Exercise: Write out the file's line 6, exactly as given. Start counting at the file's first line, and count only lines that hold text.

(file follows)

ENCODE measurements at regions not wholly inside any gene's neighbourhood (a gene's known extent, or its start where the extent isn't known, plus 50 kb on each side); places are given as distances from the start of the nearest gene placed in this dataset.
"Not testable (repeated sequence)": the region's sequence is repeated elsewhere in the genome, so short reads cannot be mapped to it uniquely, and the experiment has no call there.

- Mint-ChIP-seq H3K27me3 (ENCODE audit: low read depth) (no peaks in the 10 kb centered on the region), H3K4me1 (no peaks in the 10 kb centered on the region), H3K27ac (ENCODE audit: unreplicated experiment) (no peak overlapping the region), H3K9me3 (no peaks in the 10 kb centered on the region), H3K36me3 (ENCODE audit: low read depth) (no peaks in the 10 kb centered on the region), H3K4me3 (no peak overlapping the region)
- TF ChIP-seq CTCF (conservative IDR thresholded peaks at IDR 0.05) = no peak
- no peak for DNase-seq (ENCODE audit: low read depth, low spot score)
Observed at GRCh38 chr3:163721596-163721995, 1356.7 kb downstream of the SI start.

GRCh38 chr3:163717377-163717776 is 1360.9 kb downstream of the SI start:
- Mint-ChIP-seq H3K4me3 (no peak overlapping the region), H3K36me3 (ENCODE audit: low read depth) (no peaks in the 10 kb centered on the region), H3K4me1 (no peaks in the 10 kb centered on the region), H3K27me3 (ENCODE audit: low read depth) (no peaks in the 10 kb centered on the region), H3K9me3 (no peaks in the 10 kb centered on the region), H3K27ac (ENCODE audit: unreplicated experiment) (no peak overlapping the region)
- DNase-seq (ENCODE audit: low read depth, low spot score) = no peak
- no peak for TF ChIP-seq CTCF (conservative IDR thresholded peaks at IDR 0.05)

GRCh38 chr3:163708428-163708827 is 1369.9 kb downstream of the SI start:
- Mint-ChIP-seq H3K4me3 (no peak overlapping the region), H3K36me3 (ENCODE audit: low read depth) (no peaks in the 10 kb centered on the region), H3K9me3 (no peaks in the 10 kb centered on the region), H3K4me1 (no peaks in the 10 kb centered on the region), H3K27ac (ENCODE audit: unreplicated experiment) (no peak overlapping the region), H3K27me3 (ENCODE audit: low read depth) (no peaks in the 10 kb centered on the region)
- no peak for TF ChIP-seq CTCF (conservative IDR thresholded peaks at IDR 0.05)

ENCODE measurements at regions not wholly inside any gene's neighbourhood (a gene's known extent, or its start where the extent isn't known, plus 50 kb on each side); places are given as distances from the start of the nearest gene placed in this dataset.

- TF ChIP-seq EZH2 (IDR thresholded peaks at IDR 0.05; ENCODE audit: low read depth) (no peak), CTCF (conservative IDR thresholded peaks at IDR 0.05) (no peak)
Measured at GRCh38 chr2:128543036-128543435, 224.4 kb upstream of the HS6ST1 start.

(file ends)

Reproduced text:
Observed at GRCh38 chr3:163721596-163721995, 1356.7 kb downstream of the SI start.